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watched. Safe injection practices also make a good quality assessment and performance improvement project.” Medication use is

another chal-

lenging issue for ASCs that is receiv- ing increased attention, Mitros says. “If you look at the reasons why ASCs struggle on surveys, it often revolves around medication usage and inap- propriate storage. Your anesthesia pro- vider is likely already well-versed on these issues, so make sure to involve them if your ASC needs improvement with medication-related standards.” Management of medication is another common pitfall for ASCs, Wherry says. “Oftentimes, anesthesia personnel may not realize how many of their supplies expire. This includes not just intravenous (IV) fluids, but also endotracheal tubes, for example. Anesthesia carts can accu- mulate materials and medicines over time. It would be of great value for anes- thesia to regularly clean those carts. This

is a quick fix that will help you avoid get- ting dinged during a survey.”

Another area relating to medication often in need of extra attention is medication reconciliation, Koch says. “You must be able to track medications coming into the facility, what is given to patients and what is being circulated out due to expiration. That fastidious approach is not always as optimal as it should be. Work with your anesthesia personnel on improving medication labeling. This will help to establish a culture of better documentation of what is happening to medication.” Mitros notes that malignant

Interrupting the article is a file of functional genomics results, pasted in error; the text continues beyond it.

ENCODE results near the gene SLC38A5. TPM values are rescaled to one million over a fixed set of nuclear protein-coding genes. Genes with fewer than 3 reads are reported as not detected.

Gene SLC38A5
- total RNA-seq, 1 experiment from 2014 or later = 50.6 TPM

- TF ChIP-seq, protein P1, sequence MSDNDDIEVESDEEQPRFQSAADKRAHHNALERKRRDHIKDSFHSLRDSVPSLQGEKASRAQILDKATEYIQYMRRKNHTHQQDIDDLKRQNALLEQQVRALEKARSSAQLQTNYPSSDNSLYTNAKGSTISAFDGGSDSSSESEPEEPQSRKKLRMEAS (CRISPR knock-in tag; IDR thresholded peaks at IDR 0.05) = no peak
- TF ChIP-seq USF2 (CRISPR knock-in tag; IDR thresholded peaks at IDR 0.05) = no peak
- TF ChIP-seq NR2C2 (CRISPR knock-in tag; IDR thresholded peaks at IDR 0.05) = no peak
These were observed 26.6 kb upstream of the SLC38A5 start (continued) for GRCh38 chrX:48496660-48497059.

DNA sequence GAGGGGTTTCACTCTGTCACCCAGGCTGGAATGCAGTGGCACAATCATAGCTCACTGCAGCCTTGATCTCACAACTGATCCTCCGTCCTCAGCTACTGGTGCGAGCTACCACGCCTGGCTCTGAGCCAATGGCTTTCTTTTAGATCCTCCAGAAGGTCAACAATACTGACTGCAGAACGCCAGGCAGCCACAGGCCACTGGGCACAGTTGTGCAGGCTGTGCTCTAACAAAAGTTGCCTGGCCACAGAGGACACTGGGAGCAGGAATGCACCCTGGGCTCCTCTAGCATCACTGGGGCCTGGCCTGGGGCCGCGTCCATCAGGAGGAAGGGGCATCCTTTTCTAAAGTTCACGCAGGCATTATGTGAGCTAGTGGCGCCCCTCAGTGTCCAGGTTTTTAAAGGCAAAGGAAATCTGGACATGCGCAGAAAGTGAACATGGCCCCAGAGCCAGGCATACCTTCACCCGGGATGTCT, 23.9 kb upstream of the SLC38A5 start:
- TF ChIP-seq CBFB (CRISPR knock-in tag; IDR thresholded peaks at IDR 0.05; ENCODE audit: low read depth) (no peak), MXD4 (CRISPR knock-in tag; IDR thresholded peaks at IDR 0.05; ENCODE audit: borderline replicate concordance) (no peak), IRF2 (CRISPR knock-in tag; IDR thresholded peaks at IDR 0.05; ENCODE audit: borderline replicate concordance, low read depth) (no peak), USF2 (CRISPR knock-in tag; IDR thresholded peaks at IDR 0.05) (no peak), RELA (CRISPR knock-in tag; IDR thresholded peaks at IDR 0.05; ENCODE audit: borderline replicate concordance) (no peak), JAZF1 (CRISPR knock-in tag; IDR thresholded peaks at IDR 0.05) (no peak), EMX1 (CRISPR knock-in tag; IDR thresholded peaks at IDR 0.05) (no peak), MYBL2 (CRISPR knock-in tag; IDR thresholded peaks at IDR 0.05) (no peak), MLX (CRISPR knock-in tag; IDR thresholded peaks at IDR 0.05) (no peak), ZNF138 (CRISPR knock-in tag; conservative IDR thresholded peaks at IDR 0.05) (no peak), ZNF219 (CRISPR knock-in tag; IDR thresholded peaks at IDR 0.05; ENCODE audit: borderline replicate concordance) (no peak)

hyperthermia (MH) is almost always an issue addressed during a survey, and should be one that involves anes- thesia. “For an anesthesiologist, MH is part and parcel of what you learn from day one in your residency.” Koch says anesthesia personnel, who have a broad understanding of


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the perioperative process, are in the perfect position to help with another often challenging accreditation issue: credentialing and privileging. “You must ensure that the folks

providing services—be it nursing, surgical or anesthesia—are privileged for those procedures,” he says. “Those privileges must be looked at frequently, and these providers must meet the minimum standards for reappointment. Anesthesia is present during procedures and can provide valuable insight on competencies.” If you want anesthesia personnel’s assistance with tackling accreditation challenges, make sure to give them a copy of the accreditation standards, Wherry advises. “They should have a current copy of the standards, partic- ularly those that pertain to them. Sit down with the anesthesia team, review each standard and make sure everyone is on the same page for compliance.”

Lean on Anesthesia Since ASCs, by design, have fewer administrative resources and staff avail- able to them than other organizations, such as hospitals, Mitros says, they can- not afford not to involve their anesthesia personnel in accreditation efforts. That involvement should extend to

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as many accreditation-related issues as possible, Wherry says. “At the ini- tial survey meeting and summation conference at the end of a survey, to the degree that anesthesia can be there and involved will mean a lot to sur- veyors. They are looking for not just the nursing director and administrator to be concerned about compliance. If you have a contracted provider equally involved, surveyors will feel more comfortable that the ASC is run well and has a lot of good people involved.” Koch adds, “Anesthesia personnel

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